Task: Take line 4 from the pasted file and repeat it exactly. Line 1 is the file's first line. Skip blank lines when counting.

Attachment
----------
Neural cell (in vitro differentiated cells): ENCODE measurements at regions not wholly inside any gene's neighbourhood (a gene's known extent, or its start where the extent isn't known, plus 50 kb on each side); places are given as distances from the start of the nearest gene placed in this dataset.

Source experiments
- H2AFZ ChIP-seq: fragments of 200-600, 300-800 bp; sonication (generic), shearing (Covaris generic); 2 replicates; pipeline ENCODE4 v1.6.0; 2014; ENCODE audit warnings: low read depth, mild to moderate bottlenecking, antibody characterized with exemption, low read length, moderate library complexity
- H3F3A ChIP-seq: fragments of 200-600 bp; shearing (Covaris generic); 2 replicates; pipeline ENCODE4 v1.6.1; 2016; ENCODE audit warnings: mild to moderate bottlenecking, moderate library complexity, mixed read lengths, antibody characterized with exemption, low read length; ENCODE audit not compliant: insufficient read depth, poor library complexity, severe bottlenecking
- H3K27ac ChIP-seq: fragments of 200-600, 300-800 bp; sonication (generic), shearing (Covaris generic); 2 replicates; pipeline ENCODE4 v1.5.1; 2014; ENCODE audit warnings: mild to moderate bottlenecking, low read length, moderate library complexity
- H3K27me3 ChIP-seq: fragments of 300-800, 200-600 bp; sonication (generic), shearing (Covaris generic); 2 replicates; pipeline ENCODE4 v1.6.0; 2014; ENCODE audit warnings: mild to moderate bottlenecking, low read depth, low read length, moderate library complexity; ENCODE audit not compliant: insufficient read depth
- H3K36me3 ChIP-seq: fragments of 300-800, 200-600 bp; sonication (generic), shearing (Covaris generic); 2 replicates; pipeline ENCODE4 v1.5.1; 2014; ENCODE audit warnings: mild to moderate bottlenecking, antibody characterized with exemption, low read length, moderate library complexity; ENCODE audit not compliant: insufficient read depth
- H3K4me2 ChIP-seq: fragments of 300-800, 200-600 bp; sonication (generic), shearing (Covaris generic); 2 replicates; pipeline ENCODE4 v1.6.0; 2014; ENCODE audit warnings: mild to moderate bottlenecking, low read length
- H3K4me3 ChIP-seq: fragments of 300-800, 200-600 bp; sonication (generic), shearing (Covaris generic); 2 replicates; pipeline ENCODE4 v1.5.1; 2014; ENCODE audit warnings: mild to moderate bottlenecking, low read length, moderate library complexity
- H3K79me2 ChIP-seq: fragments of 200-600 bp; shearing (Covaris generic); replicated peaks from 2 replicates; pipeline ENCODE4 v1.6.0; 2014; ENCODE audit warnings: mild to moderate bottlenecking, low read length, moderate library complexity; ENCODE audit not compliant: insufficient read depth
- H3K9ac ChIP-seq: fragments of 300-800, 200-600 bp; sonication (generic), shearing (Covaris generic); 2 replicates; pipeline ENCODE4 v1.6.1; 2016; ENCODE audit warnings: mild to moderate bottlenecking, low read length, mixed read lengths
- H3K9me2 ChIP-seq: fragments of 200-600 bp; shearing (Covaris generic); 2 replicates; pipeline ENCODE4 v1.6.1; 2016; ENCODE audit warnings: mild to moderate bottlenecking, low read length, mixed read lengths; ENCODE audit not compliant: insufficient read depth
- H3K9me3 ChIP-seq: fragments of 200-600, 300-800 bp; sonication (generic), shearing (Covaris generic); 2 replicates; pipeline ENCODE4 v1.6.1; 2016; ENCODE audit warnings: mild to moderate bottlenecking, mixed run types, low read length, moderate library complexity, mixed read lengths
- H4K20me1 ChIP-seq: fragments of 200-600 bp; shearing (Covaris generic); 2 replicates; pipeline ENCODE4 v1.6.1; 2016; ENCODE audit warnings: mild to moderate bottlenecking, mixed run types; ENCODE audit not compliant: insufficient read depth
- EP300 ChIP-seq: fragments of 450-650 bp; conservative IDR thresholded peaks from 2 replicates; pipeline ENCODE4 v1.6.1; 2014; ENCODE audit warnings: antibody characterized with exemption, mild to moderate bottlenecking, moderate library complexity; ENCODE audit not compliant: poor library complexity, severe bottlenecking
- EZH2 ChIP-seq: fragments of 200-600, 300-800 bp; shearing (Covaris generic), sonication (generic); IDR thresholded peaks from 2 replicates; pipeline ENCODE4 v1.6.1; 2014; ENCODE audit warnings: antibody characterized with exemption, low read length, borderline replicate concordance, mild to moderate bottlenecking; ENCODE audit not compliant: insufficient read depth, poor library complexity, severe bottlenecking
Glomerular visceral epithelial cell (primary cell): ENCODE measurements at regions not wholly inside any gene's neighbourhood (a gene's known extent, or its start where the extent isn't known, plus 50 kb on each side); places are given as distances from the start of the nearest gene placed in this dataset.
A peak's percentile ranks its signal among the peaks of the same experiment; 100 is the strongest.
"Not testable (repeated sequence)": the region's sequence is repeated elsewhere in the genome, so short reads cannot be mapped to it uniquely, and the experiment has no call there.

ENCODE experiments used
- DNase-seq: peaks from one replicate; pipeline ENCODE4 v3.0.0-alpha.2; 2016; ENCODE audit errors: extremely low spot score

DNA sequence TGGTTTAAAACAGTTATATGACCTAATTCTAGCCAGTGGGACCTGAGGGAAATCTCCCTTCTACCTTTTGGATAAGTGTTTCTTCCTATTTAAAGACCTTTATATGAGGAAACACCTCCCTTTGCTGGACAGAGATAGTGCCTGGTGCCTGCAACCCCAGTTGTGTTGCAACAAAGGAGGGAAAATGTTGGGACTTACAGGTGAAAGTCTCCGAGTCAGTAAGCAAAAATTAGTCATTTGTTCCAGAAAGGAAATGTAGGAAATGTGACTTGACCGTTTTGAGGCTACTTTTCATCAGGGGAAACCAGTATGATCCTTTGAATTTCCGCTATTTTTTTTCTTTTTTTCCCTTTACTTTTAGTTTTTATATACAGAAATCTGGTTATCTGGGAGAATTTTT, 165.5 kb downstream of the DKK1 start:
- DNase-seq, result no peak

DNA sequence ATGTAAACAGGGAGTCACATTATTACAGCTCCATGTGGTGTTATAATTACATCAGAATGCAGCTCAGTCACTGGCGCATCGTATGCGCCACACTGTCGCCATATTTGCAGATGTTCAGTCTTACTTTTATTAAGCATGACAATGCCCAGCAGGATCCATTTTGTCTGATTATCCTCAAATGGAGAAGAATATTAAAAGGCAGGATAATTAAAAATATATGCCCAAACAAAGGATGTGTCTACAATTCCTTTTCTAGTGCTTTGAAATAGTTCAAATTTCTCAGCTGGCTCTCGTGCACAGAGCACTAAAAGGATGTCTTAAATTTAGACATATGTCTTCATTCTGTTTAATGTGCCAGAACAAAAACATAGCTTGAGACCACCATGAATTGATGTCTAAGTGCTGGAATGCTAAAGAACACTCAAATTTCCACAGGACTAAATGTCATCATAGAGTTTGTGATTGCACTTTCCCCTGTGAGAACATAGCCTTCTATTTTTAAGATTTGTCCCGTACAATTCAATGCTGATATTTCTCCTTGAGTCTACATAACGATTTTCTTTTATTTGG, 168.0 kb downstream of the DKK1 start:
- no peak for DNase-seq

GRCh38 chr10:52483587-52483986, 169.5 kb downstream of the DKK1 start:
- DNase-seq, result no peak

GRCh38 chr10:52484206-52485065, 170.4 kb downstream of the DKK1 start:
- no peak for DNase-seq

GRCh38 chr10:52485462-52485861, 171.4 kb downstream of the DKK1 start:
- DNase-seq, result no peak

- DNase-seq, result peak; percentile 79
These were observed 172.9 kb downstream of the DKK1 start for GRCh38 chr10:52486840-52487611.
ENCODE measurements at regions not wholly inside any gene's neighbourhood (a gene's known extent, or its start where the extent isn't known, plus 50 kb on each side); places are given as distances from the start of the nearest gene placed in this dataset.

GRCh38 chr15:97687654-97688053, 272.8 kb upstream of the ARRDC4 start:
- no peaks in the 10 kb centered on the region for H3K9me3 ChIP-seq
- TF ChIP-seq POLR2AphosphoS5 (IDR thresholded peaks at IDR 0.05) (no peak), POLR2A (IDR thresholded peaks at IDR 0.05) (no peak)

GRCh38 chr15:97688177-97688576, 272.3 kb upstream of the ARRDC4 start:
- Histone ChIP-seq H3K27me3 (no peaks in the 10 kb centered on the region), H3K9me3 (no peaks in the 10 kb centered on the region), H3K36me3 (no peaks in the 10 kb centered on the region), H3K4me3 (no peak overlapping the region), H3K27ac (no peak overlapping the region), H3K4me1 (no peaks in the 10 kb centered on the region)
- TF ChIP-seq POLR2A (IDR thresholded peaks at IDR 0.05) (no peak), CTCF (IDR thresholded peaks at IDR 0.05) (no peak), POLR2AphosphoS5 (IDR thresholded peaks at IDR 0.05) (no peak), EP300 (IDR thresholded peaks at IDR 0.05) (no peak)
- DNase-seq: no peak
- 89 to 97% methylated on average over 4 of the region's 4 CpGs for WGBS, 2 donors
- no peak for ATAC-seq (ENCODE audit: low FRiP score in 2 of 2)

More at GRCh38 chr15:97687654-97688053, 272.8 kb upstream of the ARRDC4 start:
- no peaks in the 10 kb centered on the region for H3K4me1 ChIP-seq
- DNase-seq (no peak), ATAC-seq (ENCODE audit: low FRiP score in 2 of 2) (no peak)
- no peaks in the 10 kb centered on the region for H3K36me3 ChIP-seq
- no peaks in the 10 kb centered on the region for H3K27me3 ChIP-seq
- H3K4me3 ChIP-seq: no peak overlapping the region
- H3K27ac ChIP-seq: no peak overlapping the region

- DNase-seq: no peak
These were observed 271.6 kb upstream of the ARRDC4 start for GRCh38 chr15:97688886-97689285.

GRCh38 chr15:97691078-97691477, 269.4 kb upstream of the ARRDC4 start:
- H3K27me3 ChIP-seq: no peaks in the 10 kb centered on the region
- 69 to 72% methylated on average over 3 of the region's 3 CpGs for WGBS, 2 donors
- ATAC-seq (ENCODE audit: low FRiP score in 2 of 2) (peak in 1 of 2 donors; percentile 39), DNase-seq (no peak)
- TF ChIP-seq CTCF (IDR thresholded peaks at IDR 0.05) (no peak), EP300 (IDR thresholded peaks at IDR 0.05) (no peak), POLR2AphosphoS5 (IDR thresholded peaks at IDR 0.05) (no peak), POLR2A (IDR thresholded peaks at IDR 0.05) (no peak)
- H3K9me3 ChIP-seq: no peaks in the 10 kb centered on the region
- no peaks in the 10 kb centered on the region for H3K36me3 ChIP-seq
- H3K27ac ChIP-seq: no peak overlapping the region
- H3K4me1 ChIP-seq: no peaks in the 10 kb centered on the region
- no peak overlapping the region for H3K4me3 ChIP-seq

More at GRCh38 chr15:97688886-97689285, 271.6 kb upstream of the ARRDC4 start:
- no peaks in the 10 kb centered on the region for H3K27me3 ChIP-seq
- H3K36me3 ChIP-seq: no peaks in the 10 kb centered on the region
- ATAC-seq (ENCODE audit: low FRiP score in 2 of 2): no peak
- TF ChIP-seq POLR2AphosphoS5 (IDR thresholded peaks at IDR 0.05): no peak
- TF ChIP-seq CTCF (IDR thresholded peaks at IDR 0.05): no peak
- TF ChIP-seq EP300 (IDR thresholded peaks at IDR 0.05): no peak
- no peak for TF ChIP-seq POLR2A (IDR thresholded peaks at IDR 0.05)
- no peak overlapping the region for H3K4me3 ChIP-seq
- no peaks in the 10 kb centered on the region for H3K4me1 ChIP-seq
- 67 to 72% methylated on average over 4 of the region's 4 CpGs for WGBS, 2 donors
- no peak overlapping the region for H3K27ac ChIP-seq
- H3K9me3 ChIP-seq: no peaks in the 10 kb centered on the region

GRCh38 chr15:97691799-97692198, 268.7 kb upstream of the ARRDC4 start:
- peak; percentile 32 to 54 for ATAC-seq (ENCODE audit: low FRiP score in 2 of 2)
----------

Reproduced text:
- H3F3A ChIP-seq: fragments of 200-600 bp; shearing (Covaris generic); 2 replicates; pipeline ENCODE4 v1.6.1; 2016; ENCODE audit warnings: mild to moderate bottlenecking, moderate library complexity, mixed read lengths, antibody characterized with exemption, low read length; ENCODE audit not compliant: insufficient read depth, poor library complexity, severe bottlenecking